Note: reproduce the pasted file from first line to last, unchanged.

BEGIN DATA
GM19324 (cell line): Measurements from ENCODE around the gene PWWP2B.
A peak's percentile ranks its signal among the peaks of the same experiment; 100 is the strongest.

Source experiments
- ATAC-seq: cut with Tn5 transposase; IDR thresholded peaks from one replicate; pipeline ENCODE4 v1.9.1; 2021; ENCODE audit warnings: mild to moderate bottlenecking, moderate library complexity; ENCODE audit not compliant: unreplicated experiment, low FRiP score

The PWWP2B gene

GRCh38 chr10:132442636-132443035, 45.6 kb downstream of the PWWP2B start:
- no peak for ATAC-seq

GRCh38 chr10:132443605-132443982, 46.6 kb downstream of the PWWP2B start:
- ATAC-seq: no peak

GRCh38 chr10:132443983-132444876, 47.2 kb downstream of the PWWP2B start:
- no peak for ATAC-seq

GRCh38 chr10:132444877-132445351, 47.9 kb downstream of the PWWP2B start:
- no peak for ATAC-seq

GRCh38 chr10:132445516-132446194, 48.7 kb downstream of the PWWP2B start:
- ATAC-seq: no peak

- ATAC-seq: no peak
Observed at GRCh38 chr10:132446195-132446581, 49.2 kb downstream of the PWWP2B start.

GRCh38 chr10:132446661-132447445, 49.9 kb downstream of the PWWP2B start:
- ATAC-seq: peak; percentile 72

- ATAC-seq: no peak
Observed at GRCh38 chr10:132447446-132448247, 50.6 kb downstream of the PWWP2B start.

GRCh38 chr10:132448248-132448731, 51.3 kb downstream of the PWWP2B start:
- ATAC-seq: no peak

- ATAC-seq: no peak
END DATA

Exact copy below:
GM19324 (cell line): Measurements from ENCODE around the gene PWWP2B.
A peak's percentile ranks its signal among the peaks of the same experiment; 100 is the strongest.

Source experiments
- ATAC-seq: cut with Tn5 transposase; IDR thresholded peaks from one replicate; pipeline ENCODE4 v1.9.1; 2021; ENCODE audit warnings: mild to moderate bottlenecking, moderate library complexity; ENCODE audit not compliant: unreplicated experiment, low FRiP score

The PWWP2B gene

GRCh38 chr10:132442636-132443035, 45.6 kb downstream of the PWWP2B start:
- no peak for ATAC-seq

GRCh38 chr10:132443605-132443982, 46.6 kb downstream of the PWWP2B start:
- ATAC-seq: no peak

GRCh38 chr10:132443983-132444876, 47.2 kb downstream of the PWWP2B start:
- no peak for ATAC-seq

GRCh38 chr10:132444877-132445351, 47.9 kb downstream of the PWWP2B start:
- no peak for ATAC-seq

GRCh38 chr10:132445516-132446194, 48.7 kb downstream of the PWWP2B start:
- ATAC-seq: no peak

- ATAC-seq: no peak
Observed at GRCh38 chr10:132446195-132446581, 49.2 kb downstream of the PWWP2B start.

GRCh38 chr10:132446661-132447445, 49.9 kb downstream of the PWWP2B start:
- ATAC-seq: peak; percentile 72

- ATAC-seq: no peak
Observed at GRCh38 chr10:132447446-132448247, 50.6 kb downstream of the PWWP2B start.

GRCh38 chr10:132448248-132448731, 51.3 kb downstream of the PWWP2B start:
- ATAC-seq: no peak

- ATAC-seq: no peak